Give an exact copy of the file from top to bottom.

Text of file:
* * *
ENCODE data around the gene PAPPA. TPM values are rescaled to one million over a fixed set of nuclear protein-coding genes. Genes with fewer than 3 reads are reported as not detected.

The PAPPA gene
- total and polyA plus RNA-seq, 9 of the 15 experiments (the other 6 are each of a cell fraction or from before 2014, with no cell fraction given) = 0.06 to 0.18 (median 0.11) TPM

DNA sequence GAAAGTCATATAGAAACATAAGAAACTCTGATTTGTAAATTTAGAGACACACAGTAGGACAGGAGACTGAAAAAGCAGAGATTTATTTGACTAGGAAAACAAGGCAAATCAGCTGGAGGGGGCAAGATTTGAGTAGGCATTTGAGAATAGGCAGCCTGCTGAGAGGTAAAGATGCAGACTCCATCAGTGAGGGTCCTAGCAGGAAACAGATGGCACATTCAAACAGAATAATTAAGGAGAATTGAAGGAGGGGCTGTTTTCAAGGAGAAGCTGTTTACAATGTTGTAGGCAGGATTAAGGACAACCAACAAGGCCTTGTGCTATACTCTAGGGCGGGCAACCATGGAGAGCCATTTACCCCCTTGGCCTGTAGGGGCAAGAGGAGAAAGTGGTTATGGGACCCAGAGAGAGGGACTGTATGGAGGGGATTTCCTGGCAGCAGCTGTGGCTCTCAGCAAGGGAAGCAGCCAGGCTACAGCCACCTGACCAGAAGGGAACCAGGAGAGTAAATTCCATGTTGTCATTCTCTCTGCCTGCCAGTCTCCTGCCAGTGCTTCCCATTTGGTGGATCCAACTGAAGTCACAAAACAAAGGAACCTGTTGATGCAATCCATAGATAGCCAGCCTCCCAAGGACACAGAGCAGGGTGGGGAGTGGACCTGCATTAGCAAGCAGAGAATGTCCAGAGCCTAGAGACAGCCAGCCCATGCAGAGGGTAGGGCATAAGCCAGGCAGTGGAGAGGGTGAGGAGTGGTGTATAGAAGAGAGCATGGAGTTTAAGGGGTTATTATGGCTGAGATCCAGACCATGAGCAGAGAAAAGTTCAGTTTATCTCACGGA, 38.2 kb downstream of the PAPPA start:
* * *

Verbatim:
ENCODE data around the gene PAPPA. TPM values are rescaled to one million over a fixed set of nuclear protein-coding genes. Genes with fewer than 3 reads are reported as not detected.

The PAPPA gene
- total and polyA plus RNA-seq, 9 of the 15 experiments (the other 6 are each of a cell fraction or from before 2014, with no cell fraction given) = 0.06 to 0.18 (median 0.11) TPM

DNA sequence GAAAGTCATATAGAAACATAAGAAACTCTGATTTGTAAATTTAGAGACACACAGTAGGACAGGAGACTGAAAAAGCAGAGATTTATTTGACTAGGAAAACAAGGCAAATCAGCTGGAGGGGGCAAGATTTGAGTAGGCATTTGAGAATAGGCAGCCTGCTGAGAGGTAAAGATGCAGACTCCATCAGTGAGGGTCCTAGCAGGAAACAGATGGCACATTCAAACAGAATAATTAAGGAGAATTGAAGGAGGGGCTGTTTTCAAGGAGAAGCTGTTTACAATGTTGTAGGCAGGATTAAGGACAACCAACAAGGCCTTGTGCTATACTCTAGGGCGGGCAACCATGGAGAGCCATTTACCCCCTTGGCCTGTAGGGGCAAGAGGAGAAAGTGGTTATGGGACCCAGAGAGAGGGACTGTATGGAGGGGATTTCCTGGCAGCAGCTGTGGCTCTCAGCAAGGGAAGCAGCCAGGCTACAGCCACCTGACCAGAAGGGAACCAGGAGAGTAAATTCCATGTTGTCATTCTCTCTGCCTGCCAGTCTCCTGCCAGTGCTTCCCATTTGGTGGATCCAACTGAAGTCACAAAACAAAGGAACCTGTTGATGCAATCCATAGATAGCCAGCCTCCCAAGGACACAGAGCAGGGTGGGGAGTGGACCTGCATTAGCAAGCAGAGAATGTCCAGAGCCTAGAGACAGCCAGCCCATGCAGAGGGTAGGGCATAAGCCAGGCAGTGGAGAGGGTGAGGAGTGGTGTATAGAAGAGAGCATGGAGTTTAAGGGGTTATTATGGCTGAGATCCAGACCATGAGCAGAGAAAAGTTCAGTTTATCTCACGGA, 38.2 kb downstream of the PAPPA start: